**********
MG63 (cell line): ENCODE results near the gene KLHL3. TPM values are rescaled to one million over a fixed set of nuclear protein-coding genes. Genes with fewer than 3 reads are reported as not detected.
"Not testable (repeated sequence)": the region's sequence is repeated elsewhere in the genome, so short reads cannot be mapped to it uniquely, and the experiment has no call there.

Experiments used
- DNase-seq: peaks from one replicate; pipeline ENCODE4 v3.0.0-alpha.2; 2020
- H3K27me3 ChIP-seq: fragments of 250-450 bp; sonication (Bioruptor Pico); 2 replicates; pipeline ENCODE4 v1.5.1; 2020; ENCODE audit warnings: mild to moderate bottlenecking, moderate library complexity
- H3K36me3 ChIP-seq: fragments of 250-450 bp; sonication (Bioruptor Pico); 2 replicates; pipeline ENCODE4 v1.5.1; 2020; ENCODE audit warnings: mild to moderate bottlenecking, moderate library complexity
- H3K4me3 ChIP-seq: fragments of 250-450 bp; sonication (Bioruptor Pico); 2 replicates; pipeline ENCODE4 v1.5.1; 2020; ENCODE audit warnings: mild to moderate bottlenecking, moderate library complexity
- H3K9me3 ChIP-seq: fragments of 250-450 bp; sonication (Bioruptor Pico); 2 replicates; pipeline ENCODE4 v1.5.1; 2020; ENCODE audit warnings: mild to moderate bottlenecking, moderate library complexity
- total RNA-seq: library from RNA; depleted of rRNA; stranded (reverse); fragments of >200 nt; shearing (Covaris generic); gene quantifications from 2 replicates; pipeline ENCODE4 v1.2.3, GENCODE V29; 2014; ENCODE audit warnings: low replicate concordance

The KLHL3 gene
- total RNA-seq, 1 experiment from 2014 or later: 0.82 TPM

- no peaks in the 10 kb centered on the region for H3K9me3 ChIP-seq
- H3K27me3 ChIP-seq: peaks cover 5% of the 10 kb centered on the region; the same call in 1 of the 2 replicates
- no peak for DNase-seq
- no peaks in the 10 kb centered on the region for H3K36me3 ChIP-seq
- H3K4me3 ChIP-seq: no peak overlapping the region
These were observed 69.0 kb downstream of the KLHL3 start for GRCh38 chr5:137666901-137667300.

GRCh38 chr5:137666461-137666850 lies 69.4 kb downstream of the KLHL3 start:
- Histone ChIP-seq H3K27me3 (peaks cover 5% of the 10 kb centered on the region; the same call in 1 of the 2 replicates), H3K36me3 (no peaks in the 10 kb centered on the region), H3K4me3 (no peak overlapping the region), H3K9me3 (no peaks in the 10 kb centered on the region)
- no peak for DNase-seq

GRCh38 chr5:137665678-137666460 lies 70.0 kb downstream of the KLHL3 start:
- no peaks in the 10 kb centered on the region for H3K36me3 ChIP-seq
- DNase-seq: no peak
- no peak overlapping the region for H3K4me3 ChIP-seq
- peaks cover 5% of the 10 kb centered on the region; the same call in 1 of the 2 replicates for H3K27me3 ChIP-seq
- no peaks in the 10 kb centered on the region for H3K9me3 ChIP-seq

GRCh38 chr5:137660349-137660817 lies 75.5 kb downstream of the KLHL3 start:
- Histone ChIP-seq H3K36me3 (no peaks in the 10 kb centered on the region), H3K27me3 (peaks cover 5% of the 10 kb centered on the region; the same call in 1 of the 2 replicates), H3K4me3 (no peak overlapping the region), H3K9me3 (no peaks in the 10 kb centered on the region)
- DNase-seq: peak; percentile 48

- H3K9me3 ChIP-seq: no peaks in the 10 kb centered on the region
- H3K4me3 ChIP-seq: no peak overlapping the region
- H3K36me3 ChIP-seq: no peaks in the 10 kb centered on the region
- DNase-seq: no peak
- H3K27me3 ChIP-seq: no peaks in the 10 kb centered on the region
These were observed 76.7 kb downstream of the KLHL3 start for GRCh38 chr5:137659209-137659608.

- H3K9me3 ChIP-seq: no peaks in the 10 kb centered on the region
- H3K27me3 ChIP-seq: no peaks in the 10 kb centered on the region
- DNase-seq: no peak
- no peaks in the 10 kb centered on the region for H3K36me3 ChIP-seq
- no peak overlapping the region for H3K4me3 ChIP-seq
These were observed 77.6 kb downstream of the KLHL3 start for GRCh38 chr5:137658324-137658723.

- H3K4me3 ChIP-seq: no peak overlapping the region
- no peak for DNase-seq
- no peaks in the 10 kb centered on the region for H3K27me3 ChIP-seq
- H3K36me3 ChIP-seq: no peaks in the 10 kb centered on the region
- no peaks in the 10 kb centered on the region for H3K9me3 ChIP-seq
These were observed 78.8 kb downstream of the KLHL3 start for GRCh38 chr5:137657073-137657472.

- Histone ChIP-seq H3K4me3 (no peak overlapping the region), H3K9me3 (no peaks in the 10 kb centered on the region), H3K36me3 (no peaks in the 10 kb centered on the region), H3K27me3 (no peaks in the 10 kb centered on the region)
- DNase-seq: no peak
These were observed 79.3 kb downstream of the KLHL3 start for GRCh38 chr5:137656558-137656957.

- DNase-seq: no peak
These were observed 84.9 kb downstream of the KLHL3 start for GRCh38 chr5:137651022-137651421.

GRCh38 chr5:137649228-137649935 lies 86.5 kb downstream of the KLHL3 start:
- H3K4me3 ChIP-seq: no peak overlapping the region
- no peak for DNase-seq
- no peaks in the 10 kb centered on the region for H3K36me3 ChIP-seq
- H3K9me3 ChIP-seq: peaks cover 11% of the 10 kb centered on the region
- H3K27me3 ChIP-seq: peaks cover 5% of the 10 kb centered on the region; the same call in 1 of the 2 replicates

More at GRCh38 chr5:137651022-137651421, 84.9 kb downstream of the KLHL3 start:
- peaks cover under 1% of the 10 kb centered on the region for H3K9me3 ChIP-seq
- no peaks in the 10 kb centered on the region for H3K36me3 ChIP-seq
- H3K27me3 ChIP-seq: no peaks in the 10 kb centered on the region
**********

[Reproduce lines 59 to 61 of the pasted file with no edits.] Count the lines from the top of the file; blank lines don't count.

More at GRCh38 chr5:137651022-137651421, 84.9 kb downstream of the KLHL3 start:
- peaks cover under 1% of the 10 kb centered on the region for H3K9me3 ChIP-seq
- no peaks in the 10 kb centered on the region for H3K36me3 ChIP-seq